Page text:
Where is the compassion for cancer patients? Is where to receive vital cancer treatment now going to be simply a matter of what postal code you live in?
The provincial government’s proposal to stop Montreal’s teaching hospitals from providing radiation therapy to cancer patients who live off-island, or to have doctors treat them without pay, might sound ridiculous if it weren’t so alarming.
But “repatriation” is the new buzz word in health care, threatening off-island access to Montreal Island teaching hospitals.
How would this be enforced?
In last week’s provincial budget, the government signalled a desire to adopt new patient-based funding. If the government is proposing payments based on head counts, will this be good for patients overall? Or will it turn out to be just another cost-saving measure at patients’ expense? Patients could come to be seen as a source of revenue, with hospitals striving to accommodate more and more patients. At the very least, significant investment in information technologies would be required to upgrade existing patient-file systems.
Beyond that, however, questions remain. Such as: How would money follow the patient if he or she required multiple treatments in different facilities, and how might the money be allocated?
The government claims that existing hospital budgets would not be cut in advance of patients choosing to go to local facilities. Would sanctions be imposed on hospitals that do not encourage off-island patients to go to their own community hospitals? Would there be repercussions for those who treat patients outside their territory?
If so, this is coercion, and a violation of medical ethics.
A patient’s cancer journey begins with a devastating diagnosis. His or her right to access health care teams and facilities in a one-stop shopping experience is paramount.
In a fight for their lives, patients want control over where they receive care.
This gives them peace of mind and affords them the best medical options available with the comfort and security that they will be followed throughout their ordeal by those familiar with their case.
Patients want their confidentiality respected, and to be involved in decisions affecting their treatment. It is essential that they receive seamless and timely continuity of care.
Forcing vulnerable patients to seek out treatment in community facilities that are less familiar with their case increases their stress and brings about medical errors, misplaced files and delays in treatment. Their health care would be placed in jeopardy.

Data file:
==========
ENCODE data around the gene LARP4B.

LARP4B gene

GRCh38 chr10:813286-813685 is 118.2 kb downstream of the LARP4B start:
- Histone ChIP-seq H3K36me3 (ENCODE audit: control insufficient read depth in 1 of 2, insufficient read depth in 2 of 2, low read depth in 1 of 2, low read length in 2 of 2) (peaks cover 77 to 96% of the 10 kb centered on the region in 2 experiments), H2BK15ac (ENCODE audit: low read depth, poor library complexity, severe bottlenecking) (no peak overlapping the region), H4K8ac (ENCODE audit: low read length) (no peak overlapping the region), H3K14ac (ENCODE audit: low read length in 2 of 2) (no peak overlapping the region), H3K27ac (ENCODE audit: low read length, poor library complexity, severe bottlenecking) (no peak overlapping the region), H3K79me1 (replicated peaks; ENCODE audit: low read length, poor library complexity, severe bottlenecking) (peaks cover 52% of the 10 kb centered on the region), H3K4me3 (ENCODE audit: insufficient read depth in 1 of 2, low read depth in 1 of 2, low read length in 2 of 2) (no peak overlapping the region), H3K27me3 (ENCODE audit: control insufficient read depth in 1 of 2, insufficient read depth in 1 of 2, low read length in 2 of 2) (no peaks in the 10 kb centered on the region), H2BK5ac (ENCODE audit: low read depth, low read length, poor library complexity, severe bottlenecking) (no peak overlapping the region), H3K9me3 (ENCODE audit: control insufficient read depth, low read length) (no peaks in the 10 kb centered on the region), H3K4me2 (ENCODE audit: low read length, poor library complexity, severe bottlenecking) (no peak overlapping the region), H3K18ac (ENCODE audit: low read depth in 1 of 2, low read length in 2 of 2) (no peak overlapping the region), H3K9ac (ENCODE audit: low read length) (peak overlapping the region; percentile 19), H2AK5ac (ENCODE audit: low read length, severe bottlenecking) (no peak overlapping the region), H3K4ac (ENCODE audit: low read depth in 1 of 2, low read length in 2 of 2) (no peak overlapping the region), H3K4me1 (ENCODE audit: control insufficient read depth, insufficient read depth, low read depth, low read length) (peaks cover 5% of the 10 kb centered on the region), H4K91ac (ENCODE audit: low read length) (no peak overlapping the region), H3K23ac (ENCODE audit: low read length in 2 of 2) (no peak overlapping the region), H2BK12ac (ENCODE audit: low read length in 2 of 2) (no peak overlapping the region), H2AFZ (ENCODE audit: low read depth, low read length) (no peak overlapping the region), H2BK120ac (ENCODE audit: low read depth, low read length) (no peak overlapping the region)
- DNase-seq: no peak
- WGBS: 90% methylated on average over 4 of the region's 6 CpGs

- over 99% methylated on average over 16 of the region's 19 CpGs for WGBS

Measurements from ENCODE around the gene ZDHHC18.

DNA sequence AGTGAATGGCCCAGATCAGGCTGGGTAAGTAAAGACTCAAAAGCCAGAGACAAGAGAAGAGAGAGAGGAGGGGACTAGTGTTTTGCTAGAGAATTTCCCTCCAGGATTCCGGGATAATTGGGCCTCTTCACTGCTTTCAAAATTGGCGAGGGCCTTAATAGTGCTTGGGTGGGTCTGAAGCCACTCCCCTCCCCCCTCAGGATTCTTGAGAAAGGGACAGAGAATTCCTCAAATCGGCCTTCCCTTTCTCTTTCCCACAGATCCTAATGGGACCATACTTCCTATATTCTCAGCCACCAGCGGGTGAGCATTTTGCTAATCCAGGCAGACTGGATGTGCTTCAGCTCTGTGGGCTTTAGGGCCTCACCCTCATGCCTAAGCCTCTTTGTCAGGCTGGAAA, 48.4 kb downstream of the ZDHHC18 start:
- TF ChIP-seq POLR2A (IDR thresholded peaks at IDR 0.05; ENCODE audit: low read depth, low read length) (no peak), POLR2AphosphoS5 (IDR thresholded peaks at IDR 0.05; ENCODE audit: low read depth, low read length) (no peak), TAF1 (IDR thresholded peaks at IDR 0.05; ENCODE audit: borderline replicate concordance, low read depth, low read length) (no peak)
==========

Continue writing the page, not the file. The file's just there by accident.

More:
It’s not about convenience and quicker service. The government doesn’t get it.
Preventing off-island patients from being treated in their hospitals of choice would also produce anxiety for friends and loved ones who are crucial supports. This would likely affect patients’ responses to life-saving treatments. Critical needs of cancer patients simply are not being considered.
This negative domino effect starts when a patient’s right to choose is breached. It’s that simple.
University teaching hospitals that provide advanced cancer treatments have benefitted from the generosity of private donors. Should these benefactors be denied cancer care in their hospital of choice? Should not off-island cancer patients who have been kept alive as a result of advanced treatments received in Montreal Island hospitals be grandfathered? Will community facilities really be able to provide necessary and up-to-date quality care? Will they receive adequate funding to ensure this? If so, over what time-frame?
The proposed move to patient-based funding should improve the quality and efficiency of services in theory, but there are too many disturbing and unanswered questions. It doesn’t inspire confidence. The lack of consultation so far with cancer patients, health care professionals, administrators and other stakeholders has been a clear violation of the law that calls for the participation of these parties in the development of policy.
Whatever happens, the government needs a reasonable plan that meets the urgent needs of cancer patients, and reflects what patients want.
Lisa Rosati-White is writing on behalf of oncology patients at the McGill University Health Centre and of members of the MUHC patients’ committee, including Douglas Burns, Arlene Field, Doreen Edward, Paul Horowitz, Evelyn Seligman, Shirley Ibrida, Mario Di Carlo, Maria Mastracchio, Lawrence Reich, Pierre Hurteau, Clarise Samuels and Brenda MacGibbon Taylor.
Lisa Rosati-White is secretary of the McGill University Health Centre’s patients’ committee.
Pierre Hurteau, co-president of the User’s committee of the MUHC
Mario Dicarlo, member
Richard Leboeuf-McGregor, member
Evelyn Seligman, member
Brenda MacGibbon-Taylor, member
Lisa Rosati-White, member
Douglas Burns, member